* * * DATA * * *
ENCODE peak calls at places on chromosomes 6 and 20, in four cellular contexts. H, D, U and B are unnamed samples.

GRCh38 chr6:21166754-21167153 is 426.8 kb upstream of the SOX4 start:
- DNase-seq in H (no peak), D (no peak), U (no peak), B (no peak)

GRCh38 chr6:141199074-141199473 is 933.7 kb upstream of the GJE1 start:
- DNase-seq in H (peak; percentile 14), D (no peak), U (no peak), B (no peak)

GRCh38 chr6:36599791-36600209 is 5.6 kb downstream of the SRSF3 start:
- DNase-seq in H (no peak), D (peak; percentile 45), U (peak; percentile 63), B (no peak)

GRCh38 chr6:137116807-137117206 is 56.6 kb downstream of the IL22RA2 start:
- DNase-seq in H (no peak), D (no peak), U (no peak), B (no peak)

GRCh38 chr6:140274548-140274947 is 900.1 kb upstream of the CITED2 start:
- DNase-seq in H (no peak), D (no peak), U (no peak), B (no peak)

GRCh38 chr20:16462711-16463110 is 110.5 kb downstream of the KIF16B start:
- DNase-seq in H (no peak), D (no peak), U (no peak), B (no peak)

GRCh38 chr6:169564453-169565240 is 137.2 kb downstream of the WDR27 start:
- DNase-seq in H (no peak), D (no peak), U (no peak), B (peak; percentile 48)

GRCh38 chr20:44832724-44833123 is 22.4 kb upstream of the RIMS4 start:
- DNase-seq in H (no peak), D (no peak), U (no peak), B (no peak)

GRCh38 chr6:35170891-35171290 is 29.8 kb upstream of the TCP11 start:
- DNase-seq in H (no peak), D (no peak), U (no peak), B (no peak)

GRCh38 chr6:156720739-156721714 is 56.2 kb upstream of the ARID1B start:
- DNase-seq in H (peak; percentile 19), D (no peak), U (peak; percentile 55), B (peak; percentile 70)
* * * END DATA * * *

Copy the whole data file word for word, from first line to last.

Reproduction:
ENCODE peak calls at places on chromosomes 6 and 20, in four cellular contexts. H, D, U and B are unnamed samples.

GRCh38 chr6:21166754-21167153 is 426.8 kb upstream of the SOX4 start:
- DNase-seq in H (no peak), D (no peak), U (no peak), B (no peak)

GRCh38 chr6:141199074-141199473 is 933.7 kb upstream of the GJE1 start:
- DNase-seq in H (peak; percentile 14), D (no peak), U (no peak), B (no peak)

GRCh38 chr6:36599791-36600209 is 5.6 kb downstream of the SRSF3 start:
- DNase-seq in H (no peak), D (peak; percentile 45), U (peak; percentile 63), B (no peak)

GRCh38 chr6:137116807-137117206 is 56.6 kb downstream of the IL22RA2 start:
- DNase-seq in H (no peak), D (no peak), U (no peak), B (no peak)

GRCh38 chr6:140274548-140274947 is 900.1 kb upstream of the CITED2 start:
- DNase-seq in H (no peak), D (no peak), U (no peak), B (no peak)

GRCh38 chr20:16462711-16463110 is 110.5 kb downstream of the KIF16B start:
- DNase-seq in H (no peak), D (no peak), U (no peak), B (no peak)

GRCh38 chr6:169564453-169565240 is 137.2 kb downstream of the WDR27 start:
- DNase-seq in H (no peak), D (no peak), U (no peak), B (peak; percentile 48)

GRCh38 chr20:44832724-44833123 is 22.4 kb upstream of the RIMS4 start:
- DNase-seq in H (no peak), D (no peak), U (no peak), B (no peak)

GRCh38 chr6:35170891-35171290 is 29.8 kb upstream of the TCP11 start:
- DNase-seq in H (no peak), D (no peak), U (no peak), B (no peak)

GRCh38 chr6:156720739-156721714 is 56.2 kb upstream of the ARID1B start:
- DNase-seq in H (peak; percentile 19), D (no peak), U (peak; percentile 55), B (peak; percentile 70)